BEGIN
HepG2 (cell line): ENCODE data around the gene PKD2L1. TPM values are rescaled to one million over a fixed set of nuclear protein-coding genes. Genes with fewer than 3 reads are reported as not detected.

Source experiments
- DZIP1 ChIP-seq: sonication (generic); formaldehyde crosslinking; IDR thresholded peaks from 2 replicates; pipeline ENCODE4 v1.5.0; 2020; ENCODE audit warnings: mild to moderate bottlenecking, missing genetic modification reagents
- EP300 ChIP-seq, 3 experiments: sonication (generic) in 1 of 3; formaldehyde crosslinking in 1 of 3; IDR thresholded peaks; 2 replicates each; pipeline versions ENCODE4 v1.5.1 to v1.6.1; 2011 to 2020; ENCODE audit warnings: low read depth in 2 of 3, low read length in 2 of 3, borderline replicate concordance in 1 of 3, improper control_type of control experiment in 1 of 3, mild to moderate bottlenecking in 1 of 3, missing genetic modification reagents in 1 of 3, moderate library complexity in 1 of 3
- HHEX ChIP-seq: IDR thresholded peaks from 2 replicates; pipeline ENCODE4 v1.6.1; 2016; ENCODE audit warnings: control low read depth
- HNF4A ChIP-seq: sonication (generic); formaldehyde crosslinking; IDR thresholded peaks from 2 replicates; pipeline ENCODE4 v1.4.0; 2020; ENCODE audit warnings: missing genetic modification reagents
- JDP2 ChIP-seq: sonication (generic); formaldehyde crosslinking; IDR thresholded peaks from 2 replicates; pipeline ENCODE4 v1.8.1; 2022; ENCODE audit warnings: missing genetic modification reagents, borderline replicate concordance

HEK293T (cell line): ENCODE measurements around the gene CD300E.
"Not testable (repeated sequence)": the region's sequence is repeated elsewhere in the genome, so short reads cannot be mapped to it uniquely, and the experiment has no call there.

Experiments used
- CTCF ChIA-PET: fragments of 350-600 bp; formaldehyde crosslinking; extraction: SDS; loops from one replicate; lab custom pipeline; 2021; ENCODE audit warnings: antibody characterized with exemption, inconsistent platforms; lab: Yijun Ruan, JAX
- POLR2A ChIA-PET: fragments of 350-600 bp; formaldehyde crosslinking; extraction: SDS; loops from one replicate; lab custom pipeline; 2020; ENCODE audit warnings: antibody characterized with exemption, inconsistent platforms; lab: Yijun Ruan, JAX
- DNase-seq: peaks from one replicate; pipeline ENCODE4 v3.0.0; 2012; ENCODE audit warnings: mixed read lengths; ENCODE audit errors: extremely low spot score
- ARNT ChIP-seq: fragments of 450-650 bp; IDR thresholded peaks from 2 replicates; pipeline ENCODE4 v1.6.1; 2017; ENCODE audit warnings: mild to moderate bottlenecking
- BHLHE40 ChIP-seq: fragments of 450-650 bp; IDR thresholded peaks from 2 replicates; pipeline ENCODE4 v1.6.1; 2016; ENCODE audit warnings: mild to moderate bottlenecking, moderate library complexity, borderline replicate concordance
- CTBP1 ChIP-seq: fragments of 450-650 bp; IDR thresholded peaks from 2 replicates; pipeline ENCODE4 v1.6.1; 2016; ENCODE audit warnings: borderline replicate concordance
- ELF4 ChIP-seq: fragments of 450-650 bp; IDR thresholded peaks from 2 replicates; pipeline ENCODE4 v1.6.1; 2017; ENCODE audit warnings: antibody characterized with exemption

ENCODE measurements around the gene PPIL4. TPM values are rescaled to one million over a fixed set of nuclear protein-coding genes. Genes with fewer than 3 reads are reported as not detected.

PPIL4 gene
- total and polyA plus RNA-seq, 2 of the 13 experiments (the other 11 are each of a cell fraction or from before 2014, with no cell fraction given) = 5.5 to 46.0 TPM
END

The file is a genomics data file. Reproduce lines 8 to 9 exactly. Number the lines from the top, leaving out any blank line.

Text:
HEK293T (cell line): ENCODE measurements around the gene CD300E.
"Not testable (repeated sequence)": the region's sequence is repeated elsewhere in the genome, so short reads cannot be mapped to it uniquely, and the experiment has no call there.